DescriptionWorld peace and international security are key areas of international law in which international organizations have always been present. Climate change, conversely, is an area of international law in which international organizations and the understanding of their law and their law-making capacity has up until recently barely made an appearance. There is no international organization dedicated to the environment and this field is instead characterized by so-called ‘informal’ institutions or frameworks, such as Conferences of the Parties, public-private partnerships, and joint subsidiary organs. The Global Environmental Facility, for instance, is one such complex and unique governance body that went through several institutional transformations. Originally created as a pilot of the World Bank, it later involved the UNEP and the UNDP, and it is today entangled with multilateral environmental agreements, to which it serves as a public-private body for financing their activities.
As a result, traditional organizations address climate change filtered by their mandates, primarily through the lens of ‘security’. For instance, in a recent speech, the NATO Secretary General Jens Stoltenberg said that ‘climate change makes the world more dangerous’ and ‘makes it harder for our military forces to keep our people safe’. He further added that ‘we all have a responsibility to do more to combat climate change’, and NATO’s interest derives from ‘practical military reasons. Not just to save the environment, but to save lives’. However, in terms of concrete contributions to cut carbon emissions, he claimed that ‘NATO is setting an example. This headquarters, here in Brussels, is a green building. Using geothermal power for heat. And rainwater collection for building maintenance’ which has little to do with NATO missions and the destructive environmental impact of conflicts. Similarly, the UN Secretary General, António Guterres, linked climate change and security without mentioning the role played by the UN itself. Yet, we also see a backlash against this in the likes of the UN Security Council where Russia vetoed a resolution that would link climate change to international peace and security, suggesting that it would be a ‘disastrous politicization of the climate agenda and lead us away from unified and genuinely global cooperation.’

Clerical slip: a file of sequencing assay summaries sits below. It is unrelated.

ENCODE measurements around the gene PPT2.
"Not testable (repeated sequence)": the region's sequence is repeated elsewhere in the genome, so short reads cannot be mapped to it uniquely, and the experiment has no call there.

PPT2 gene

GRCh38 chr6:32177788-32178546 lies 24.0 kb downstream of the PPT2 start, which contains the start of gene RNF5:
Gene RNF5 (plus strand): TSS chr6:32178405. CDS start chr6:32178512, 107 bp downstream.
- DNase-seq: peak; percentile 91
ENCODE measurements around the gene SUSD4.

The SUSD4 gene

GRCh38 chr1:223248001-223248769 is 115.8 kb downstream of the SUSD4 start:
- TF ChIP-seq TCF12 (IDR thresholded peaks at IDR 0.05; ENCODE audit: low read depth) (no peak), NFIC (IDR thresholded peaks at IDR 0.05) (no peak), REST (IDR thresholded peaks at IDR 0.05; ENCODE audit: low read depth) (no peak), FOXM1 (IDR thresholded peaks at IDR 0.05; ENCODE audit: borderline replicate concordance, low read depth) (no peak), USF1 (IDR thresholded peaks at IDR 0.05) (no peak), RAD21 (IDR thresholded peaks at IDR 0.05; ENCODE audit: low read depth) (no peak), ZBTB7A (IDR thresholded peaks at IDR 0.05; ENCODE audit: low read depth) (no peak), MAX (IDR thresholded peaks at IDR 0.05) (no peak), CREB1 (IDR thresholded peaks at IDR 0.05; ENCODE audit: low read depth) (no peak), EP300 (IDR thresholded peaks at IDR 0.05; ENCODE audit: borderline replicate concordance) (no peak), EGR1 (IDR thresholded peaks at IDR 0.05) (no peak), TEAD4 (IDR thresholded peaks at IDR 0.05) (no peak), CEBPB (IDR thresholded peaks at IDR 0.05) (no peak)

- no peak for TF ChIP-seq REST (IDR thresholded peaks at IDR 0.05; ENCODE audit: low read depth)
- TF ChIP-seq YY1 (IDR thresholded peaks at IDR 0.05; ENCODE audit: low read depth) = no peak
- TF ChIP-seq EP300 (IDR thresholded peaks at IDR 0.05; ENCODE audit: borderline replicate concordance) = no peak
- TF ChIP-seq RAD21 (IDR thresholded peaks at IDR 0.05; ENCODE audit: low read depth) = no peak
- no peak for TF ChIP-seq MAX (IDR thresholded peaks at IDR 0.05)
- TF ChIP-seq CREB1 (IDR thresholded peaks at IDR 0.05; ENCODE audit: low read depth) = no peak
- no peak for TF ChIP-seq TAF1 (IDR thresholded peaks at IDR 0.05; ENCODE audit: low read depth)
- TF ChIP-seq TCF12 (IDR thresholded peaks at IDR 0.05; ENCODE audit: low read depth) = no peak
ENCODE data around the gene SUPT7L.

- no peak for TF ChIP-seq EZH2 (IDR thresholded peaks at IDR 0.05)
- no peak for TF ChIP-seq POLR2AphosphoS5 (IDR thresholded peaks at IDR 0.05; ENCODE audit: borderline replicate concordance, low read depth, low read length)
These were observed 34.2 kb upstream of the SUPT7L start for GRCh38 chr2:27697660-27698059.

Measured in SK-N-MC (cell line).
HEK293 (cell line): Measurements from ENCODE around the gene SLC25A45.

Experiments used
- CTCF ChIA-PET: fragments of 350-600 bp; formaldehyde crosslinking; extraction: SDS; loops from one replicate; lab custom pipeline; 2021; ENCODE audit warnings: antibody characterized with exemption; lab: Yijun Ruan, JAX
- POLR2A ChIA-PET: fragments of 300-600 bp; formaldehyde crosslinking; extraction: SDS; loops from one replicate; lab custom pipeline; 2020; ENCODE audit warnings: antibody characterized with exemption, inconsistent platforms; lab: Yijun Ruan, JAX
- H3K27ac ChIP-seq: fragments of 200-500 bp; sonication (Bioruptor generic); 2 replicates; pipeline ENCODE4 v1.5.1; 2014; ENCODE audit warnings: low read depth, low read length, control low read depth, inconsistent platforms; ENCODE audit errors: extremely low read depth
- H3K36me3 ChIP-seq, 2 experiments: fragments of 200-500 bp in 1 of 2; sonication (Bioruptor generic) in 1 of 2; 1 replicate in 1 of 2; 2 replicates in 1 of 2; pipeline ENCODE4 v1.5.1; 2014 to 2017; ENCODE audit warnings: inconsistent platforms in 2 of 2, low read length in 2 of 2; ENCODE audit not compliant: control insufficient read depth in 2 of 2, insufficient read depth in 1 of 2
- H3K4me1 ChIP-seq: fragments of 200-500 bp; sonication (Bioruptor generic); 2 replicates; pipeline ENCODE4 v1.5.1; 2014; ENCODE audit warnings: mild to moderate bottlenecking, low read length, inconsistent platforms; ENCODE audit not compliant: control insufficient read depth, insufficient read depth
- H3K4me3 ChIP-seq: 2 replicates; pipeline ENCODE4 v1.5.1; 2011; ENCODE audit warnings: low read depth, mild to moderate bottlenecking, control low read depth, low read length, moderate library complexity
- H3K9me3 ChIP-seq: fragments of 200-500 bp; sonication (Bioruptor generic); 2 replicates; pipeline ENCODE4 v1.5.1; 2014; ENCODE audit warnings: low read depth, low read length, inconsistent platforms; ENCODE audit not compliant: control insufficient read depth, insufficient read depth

The primacy of the framing between security and climate change raises a number of possible questions: How do international organizations expand their competences to include climate security? Should they expand their competences and how do we guard against ‘greenwashing’? Is there a risk that climate change becomes another justification for intervention, humanitarian or otherwise? How are international organizations competing against each other to fill new spaces of global governance? How do or should these organizations adapt to new challenges? Is climate security an opportunity or a threat to international organizations? And are international organizations and their framing of climate change as an issue of securitisation a threat to effectively combating climate change? Are there or should there be international obligations obliging international organizations to cut emissions in their activities related to climate security? What might these obligations look like? Is there a role for accountability mechanisms and international responsibility? Is enough research being undertaken to understand the ‘informal’ organizations governing climate security? What is the legal status of informal institutional bodies active in climate security? How do international organizations interact with private actors for the purposes of climate security?